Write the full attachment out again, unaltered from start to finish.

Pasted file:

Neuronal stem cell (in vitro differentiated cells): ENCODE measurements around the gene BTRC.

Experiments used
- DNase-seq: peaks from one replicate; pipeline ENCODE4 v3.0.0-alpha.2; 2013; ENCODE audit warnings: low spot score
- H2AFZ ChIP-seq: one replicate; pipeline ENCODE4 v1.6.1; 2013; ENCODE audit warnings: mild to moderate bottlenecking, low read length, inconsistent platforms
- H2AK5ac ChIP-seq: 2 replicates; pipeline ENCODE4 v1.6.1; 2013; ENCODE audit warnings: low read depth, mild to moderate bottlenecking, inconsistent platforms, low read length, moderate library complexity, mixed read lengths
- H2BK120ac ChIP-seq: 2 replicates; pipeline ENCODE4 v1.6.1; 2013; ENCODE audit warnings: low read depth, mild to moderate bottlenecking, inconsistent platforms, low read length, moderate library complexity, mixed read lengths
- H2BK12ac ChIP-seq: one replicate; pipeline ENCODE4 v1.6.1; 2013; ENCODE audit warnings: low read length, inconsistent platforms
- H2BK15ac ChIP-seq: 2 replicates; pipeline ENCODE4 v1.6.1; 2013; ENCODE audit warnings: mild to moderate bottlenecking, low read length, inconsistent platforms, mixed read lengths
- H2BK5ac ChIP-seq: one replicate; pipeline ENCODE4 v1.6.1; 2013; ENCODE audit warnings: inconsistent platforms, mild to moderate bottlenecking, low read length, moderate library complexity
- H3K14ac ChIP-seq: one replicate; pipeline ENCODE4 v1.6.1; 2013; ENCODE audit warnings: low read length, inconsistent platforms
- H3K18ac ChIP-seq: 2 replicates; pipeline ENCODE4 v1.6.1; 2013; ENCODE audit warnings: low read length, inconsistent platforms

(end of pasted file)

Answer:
Neuronal stem cell (in vitro differentiated cells): ENCODE measurements around the gene BTRC.

Experiments used
- DNase-seq: peaks from one replicate; pipeline ENCODE4 v3.0.0-alpha.2; 2013; ENCODE audit warnings: low spot score
- H2AFZ ChIP-seq: one replicate; pipeline ENCODE4 v1.6.1; 2013; ENCODE audit warnings: mild to moderate bottlenecking, low read length, inconsistent platforms
- H2AK5ac ChIP-seq: 2 replicates; pipeline ENCODE4 v1.6.1; 2013; ENCODE audit warnings: low read depth, mild to moderate bottlenecking, inconsistent platforms, low read length, moderate library complexity, mixed read lengths
- H2BK120ac ChIP-seq: 2 replicates; pipeline ENCODE4 v1.6.1; 2013; ENCODE audit warnings: low read depth, mild to moderate bottlenecking, inconsistent platforms, low read length, moderate library complexity, mixed read lengths
- H2BK12ac ChIP-seq: one replicate; pipeline ENCODE4 v1.6.1; 2013; ENCODE audit warnings: low read length, inconsistent platforms
- H2BK15ac ChIP-seq: 2 replicates; pipeline ENCODE4 v1.6.1; 2013; ENCODE audit warnings: mild to moderate bottlenecking, low read length, inconsistent platforms, mixed read lengths
- H2BK5ac ChIP-seq: one replicate; pipeline ENCODE4 v1.6.1; 2013; ENCODE audit warnings: inconsistent platforms, mild to moderate bottlenecking, low read length, moderate library complexity
- H3K14ac ChIP-seq: one replicate; pipeline ENCODE4 v1.6.1; 2013; ENCODE audit warnings: low read length, inconsistent platforms
- H3K18ac ChIP-seq: 2 replicates; pipeline ENCODE4 v1.6.1; 2013; ENCODE audit warnings: low read length, inconsistent platforms